As Captain Chesley “Sully” Sullenberg stood on the deck of a ferry a decade ago marshaling his thoughts about the harrowing ditching of US Airways Flight 1549 in the Hudson River, he realized his cell phone was dry.
His first call was to the airline.
“The airline operations manager who answered abruptly told me he couldn’t talk because they ‘had a plane down in the Hudson’.
“I said ‘I know. I’m that guy’.”
The vignette was revealed in a series of tweets by the now-retired pilot to mark the 10th anniversary what would become known as The Miracle on the Hudson.
On January 15, 2009, The US Airways Airbus A320 hit a flock of geese after taking off from New York LaGuardia airport and both engines failed.
In an act of skill that would make headlines around the world and inspire a movie, directed by Clint Eastwood, Sully and first officer Jeff Skiles managed to successfully ditch the plane on the Hudson River with all 155 passengers and crew successfully rescued.
His series of tweets describe how the two pilots could hear the thumps and thuds as the birds struck and a rumbling sound from the engine before feeling them roll back.
“As the engines rolled back, they made the most sickening, pit-of-your-stomach sound, “whoooooooo” as they ran down. It was a sudden, complete, symmetrical loss of thrust. I had never experienced anything like it before,” he tweeted.
‘Within two and a half seconds, I had begun to take the first two remedial actions by memory. I turned on the engine ignition and started the aircraft’s auxiliary power unit.”
Sully took control of the aircraft and said he and Skiles worked together seamlessly.
‘Even though Jeff and I had just met for the first time three days before, if you had watched us work together, you would have thought we had been for years because we were able to collaborate wordlessly in an emergency when there was not time to talk about it,” he said.
Although air traffic control tried to find a way to get the plane to a runway, it became clear it would have to ditch.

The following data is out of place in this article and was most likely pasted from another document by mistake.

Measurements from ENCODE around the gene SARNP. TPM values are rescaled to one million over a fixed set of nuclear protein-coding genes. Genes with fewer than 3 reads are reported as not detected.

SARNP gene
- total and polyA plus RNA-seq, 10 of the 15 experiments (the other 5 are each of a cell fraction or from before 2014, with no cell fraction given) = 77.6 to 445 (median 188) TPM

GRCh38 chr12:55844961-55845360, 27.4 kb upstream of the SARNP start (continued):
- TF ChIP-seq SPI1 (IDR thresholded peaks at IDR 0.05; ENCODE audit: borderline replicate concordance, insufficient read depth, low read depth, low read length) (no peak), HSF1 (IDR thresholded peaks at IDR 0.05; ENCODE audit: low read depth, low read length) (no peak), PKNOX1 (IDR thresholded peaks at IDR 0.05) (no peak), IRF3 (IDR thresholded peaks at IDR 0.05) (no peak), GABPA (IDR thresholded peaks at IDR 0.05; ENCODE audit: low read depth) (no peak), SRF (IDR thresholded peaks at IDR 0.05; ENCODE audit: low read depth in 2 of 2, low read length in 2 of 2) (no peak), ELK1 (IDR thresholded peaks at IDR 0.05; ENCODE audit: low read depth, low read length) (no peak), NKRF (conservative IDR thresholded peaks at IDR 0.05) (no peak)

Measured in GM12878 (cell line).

“This was a novel event that we had never trained for,” Sully tweeted.
“In our flight simulators, it was not possible to practice a water landing. Yet, I was able to set clear priorities. I took what I did know, adapted it, and applied it in a new way to solve a problem I’d never seen before.
“We did not have enough altitude and speed (total energy) to make it to any runway, so I engaged in goal sacrificing. I was willing to sacrifice the airplane to save lives.
“I realized the only other place in the entire New York Metropolitan area, one of the most densely populated and developed areas on the planet, that was long enough, wide enough, and smooth enough to even attempt landing a large, fast, heavy jet airliner was the Hudson River.”
Sully warned the passengers and cabin crew to brace for impact. The pilots worked together, with Skiles helping to judge height and calling out airspeed and altitude.
“While the impact was hard, I could tell the plane was intact and floating,’’ he said. “Jeff and I said almost in unison – ‘That wasn’t as bad as I thought’.”
Now came the problem of what the Sully describes as “a perilous evacuation”.
“Even in this sudden crisis, the flight attendants immediately drew upon years of training and began the evacuation,’’ he said. “Passengers began filing out onto the wings and into the rafts at the front doors. The back doors were below the waterline; the aft rafts were useless.”
Sully was the last to leave the plane, walking up and down the center aisle twice and shouting for anyone left to come forward to ensure no-one was left behind.
The water at this point was so high it was almost to his waist.
The US National Transportation Safety Board would later describe the incident as the most successful ditching in aviation history.
American Airlines, which merged with US Airways in 2013, held a lunch attended by Sully, Skiles and the three flight attendants to mark the anniversary.
“Flight 1549 quickly became known as the Miracle on the Hudson, but all of us know that what Capt. Sullenberger, First Officer Jeff Skiles and Flight Attendants Sheila Dail, Donna Dent and Doreen Welsh did on the Hudson was not a miracle, but an example of great skill and professionalism produced by years of training and experience,” American chief executive Doug Parker said.
“There’s never been a story quite like this one, and probably never will be. It is also a reminder of why our pilots and flight attendants train and prepare as hard as they do.”